Computational journalism – journalistsas data miners, and more          Brian McNair              QUT
Left and righteast and westcommunist and capitalistelite and massprofessional and amateurproducer and consumer.
the limiting fact of geographical andcommunicative distance,the political capacity of states toenforce communicative contr...
Dominance/control paradigmElite control and dominanceof media and other culturalinstitutions produce                      ...
Cultural Chaos
Mainstream   Chaos/competitiveElites compete with non-elites for                                                          ...
Bill Clinton & Monicagate
9/11
Acceleration of information flow       Proliferation of information sources  Dissolution of producer-consumer boundary    ...
Freedom House 2011           report9080706050                                   Series 140                                ...
Chaos in the Middle East             The instantaneous nature of             how social media             communicate self...
GM Crops“Parts of the mediahave conducted suchan extraordinarycampaign ofdistortion, it is hard toknow where to begin.Anyo...
Autism in the newsMMRHealth scare orcause for concern?
Tony Blair       When I fought the 1997 election -       just ten years ago – we took an       issue a day. In 2005, we ha...
The feral beast          First, scandal or controversy beats          ordinary reporting hands down.          News is rare...
The „sideshow‟ syndromeLindsay Tanner, former        To maintain an appearanceCabinet minister, Australia   of activity an...
Wikileaks
Tehran 2009 – Neda Soltan
Wikileaks
Julian AssangeIt has been my long term beliefthat what advances us as acivilization is the entirety of ourintellectual rec...
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CCI Symposium - Computational journalism - Brian McNair

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CCI Symposium - Computational journalism - Brian McNair

  1. 1. Computational journalism – journalistsas data miners, and more Brian McNair QUT
  2. 2. Left and righteast and westcommunist and capitalistelite and massprofessional and amateurproducer and consumer.
  3. 3. the limiting fact of geographical andcommunicative distance,the political capacity of states toenforce communicative control andcultural isolation,the robustness of professional andaesthetic distinctions and hierarchies inthe production of journalism.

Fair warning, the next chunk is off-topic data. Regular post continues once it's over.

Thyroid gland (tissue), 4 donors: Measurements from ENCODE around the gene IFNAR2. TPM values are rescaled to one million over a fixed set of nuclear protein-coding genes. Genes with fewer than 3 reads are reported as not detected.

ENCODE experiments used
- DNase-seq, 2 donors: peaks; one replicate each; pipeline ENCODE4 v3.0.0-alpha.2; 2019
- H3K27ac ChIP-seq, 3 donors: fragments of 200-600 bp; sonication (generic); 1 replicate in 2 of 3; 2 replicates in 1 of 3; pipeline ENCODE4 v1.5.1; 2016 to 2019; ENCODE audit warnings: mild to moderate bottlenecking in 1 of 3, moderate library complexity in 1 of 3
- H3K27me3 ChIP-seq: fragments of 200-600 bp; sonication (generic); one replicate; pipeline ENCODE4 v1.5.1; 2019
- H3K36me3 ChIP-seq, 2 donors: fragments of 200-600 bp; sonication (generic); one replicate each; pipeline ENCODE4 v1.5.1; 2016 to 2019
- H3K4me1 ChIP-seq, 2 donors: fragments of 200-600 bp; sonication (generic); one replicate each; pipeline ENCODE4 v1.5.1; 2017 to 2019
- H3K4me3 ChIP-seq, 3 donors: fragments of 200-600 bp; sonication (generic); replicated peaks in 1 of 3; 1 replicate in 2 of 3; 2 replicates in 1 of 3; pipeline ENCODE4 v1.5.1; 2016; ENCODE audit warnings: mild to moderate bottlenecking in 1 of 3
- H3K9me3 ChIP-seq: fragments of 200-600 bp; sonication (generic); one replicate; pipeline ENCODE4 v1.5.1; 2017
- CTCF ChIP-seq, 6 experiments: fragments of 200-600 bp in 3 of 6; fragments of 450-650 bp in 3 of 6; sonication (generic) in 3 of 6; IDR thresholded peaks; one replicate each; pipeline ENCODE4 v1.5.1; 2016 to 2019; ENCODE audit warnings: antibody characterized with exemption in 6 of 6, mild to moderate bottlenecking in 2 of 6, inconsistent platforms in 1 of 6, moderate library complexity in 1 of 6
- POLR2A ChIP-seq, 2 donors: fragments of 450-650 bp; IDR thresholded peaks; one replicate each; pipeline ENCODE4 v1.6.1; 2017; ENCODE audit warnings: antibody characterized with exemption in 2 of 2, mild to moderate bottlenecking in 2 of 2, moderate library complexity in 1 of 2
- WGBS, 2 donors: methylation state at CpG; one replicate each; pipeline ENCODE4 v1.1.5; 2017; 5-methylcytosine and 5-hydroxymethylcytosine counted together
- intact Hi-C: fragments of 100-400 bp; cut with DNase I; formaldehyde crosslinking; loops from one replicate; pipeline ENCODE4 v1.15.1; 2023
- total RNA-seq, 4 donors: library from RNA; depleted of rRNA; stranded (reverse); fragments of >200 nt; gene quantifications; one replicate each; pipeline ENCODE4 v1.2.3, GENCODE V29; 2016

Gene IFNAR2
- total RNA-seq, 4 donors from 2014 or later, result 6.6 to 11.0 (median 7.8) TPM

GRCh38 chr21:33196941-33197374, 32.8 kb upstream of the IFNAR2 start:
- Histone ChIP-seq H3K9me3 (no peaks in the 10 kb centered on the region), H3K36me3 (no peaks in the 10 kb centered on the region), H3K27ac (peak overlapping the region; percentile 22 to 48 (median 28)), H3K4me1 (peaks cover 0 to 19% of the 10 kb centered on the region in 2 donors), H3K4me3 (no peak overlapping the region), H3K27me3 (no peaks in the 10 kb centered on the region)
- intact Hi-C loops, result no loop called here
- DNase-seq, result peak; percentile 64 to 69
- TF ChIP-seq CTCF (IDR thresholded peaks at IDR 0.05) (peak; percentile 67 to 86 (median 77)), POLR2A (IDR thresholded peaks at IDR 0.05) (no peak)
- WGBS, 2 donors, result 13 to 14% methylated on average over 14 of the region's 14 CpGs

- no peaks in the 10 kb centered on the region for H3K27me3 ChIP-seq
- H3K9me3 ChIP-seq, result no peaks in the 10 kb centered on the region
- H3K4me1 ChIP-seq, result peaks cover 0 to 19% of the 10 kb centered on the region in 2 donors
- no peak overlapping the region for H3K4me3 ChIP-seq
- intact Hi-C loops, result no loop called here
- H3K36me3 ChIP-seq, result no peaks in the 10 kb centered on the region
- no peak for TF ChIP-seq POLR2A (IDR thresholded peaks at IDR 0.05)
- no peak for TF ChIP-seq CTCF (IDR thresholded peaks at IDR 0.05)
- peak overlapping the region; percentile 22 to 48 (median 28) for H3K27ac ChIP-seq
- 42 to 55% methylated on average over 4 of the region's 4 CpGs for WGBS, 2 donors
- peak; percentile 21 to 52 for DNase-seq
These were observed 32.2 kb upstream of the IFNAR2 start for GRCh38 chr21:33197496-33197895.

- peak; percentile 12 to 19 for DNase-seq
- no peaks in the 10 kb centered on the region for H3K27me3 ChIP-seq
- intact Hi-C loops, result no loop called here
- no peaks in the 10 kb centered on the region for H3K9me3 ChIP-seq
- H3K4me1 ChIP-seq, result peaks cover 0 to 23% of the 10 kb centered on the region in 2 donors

4. 4. Dominance/control paradigmElite control and dominanceof media and other culturalinstitutions produce Elites„consensus‟ and support for controlstatus quoPredictable outcomes (socialstability) based on vertically Masses Mediahierarchical control of support controlinformation
  5. 5. Cultural Chaos
  6. 6. Mainstream Chaos/competitiveElites compete with non-elites for media Mainstream media Mainstream media Mainstream paradigmaccess to and impact on theglobalised public sphere, which media Mainstream media Mainstream mediaconstantly evolves, changing witheach iteration of the cycle Sphere of Globalised GlobalisedThe evolution of the system dissent anddissent Sphere of opposition public Globalised public Sphere of elite control Sphere of elite controlcannot be forecast with and opposition Globalised sphere public Globalised Sphere of dissent and Sphere of opposition sphere public Sphere of elite control Sphere of elitecertainty dissent and of Sphere oppositionand dissent Globalised sphere public control Sphere of elite opposition Sphere of debate, dissent and sphere public control control Sphere of elite sphere opposition sphere Non-elite media (Wikipedia, blog gers, socialmedia Non-elite (Wikipedia, bloggers, networking, user social generated media media Non-elite networking, user Non-elite (Wikipedia, content) blog (Wikipedia, media generated bloggers, social content)Non-elite networking, user generated gers, social content) (Wikipedia, networking, media (Wikipedia, bloggers, social Non-elite user generated networking, bloggers, social networking, user user generated content, content) generated WIKILEAKS) content)